Medical Bills After an Oregon Personal Injury Claim
There are a number of options available to deal with your medical bills while you are waiting to resolve your personal injury claim. Every case is different, and it is important to take an exhaustive look at all possible options.
Options for paying your immediate medical bills include:
1. PIP Coverage
Oregon state law requires your own auto insurance to provide minimum benefits of up to $15,000 in bills for up to two years. This is called personal injury protection or “PIP” and is a no-fault benefit of your policy. Your insurance company will seek reimbursement of the benefits it pays from the insurance company for the other driver, if he or she is found at fault.
If you are a pedestrian or cyclist injured by a motor vehicle, you are still entitled to PIP benefits under your own auto insurance policy. If you don’t have an auto policy or exhaust PIP benefits available under your own auto policy, you are entitled to PIP benefits from the insurer for the driver of the vehicle involved in the accident. The latter is called secondary PIP coverage; before you are entitled to secondary PIP benefits you must first exhaust any available primary PIP benefits and any available health insurance benefits.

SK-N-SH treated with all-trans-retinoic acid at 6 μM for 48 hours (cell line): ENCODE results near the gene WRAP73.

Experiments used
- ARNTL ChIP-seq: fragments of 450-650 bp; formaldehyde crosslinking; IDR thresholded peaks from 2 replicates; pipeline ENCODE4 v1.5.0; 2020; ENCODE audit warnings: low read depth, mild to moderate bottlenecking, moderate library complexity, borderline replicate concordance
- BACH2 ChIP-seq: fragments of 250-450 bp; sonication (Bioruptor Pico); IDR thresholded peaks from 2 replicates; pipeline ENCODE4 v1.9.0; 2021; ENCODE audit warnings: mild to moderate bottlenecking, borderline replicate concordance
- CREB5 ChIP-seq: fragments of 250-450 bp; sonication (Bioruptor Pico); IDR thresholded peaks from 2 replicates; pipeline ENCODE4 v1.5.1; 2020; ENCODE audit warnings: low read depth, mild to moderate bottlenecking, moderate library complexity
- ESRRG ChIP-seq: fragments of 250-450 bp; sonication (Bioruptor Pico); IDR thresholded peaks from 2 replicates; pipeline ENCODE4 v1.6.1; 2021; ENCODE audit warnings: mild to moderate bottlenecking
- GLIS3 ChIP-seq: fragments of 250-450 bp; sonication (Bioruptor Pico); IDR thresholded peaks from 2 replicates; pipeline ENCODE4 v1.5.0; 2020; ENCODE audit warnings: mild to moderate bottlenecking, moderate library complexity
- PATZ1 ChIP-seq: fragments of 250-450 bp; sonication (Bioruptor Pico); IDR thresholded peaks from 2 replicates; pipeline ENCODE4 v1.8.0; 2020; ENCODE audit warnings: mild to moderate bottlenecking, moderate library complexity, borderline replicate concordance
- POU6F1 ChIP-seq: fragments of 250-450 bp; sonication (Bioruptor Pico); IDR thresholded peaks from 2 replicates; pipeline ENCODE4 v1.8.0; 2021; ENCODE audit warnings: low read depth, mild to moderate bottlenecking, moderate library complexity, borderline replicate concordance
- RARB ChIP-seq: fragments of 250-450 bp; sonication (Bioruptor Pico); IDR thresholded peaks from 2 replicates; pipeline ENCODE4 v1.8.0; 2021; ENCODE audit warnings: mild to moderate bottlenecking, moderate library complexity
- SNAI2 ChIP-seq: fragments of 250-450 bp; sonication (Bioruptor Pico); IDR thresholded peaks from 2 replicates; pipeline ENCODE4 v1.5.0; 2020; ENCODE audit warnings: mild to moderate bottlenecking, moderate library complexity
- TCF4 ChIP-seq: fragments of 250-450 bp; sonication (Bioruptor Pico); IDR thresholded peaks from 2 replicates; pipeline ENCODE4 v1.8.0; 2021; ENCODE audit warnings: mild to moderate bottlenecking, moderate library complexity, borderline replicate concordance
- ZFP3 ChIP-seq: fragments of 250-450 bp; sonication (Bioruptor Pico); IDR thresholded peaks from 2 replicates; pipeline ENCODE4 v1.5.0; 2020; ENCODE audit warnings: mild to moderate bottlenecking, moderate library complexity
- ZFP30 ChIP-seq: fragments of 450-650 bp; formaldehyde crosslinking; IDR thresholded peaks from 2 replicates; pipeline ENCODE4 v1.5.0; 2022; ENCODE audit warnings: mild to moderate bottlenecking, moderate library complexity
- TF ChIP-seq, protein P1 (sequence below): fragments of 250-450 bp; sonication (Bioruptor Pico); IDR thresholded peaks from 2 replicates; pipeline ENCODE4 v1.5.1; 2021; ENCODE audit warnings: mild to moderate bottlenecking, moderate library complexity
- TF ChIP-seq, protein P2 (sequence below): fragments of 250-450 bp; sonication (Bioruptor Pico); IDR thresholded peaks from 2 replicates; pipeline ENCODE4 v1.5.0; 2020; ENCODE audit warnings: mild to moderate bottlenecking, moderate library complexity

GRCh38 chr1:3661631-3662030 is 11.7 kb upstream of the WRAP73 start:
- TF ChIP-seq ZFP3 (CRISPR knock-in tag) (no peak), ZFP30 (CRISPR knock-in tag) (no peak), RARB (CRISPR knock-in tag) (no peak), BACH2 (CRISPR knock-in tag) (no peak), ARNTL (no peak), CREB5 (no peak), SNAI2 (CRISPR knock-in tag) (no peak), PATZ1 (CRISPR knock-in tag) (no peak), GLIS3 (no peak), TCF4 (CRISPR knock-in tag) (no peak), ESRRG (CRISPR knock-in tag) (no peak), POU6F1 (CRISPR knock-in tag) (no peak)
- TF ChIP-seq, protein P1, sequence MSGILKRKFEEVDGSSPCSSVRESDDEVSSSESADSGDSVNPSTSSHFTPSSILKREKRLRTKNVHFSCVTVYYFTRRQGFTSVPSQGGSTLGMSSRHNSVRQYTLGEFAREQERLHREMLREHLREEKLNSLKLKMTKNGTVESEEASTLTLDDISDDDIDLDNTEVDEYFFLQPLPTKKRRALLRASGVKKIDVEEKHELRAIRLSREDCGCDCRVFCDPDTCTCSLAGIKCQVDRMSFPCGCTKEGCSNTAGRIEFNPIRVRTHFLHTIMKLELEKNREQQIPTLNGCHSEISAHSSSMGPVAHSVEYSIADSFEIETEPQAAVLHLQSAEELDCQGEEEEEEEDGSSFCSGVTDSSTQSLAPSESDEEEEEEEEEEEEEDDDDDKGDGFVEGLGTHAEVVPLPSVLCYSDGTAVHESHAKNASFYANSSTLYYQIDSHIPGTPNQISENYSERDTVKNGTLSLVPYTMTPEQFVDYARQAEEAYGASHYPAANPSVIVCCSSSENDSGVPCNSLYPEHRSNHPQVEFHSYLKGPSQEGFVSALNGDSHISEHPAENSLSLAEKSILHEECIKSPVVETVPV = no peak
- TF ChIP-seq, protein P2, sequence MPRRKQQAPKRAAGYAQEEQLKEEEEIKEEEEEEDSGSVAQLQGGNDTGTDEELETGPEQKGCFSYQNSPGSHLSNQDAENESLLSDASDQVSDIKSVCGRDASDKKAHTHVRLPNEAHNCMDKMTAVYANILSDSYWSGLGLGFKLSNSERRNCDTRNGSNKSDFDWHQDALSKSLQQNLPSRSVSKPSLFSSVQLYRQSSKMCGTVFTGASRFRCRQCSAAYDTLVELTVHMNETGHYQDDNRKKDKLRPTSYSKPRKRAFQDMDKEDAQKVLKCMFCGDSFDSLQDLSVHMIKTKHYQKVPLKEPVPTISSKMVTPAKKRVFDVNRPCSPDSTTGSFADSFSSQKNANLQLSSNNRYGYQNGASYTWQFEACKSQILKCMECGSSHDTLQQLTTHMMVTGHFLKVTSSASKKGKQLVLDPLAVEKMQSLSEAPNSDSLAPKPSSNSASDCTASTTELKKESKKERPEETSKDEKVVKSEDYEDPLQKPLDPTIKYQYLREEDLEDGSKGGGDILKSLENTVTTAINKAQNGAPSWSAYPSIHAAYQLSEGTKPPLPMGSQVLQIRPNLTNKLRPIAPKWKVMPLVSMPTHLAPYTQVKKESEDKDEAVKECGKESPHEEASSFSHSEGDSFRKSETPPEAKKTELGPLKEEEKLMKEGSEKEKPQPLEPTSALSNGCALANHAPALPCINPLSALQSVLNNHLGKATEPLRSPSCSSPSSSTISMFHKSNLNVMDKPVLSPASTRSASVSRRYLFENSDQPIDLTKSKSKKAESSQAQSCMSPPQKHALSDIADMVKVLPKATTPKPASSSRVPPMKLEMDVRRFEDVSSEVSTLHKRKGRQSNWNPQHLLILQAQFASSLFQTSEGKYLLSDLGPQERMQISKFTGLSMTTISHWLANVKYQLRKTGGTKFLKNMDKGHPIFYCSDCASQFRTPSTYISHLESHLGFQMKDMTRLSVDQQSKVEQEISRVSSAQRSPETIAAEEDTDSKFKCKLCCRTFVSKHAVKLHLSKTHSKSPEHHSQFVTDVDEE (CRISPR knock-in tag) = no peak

To summarize, if you are an injured pedestrian or cyclist, the order of benefits is: primary PIP (your auto policy), health insurance (your policy), and secondary PIP (involved driver’s policy).
PIP coverage is provided on a no-fault basis. In other words, you are entitled to coverage even if you were at fault.
2. Workers’ Comp
If you’ve been hurt on the job, you may be entitled to workers compensation benefits. PIP may cover what workers’ comp doesn’t cover.
3. Health Insurance
PIP coverage is usually primary. If you don’t have PIP coverage or exhaust the benefits that are available, your own health insurance, if any, typically is the next source of payment for medical bills. Health insurers have strict reimbursement requirements that attach to any personal injury settlement or award. Health insurers also may restrict or exclude future care for injuries. It is critical that the interests of any health insurers that paid injury-related benefits are addressed and resolved with your personal injury claim. This area of the law is complex and evolving.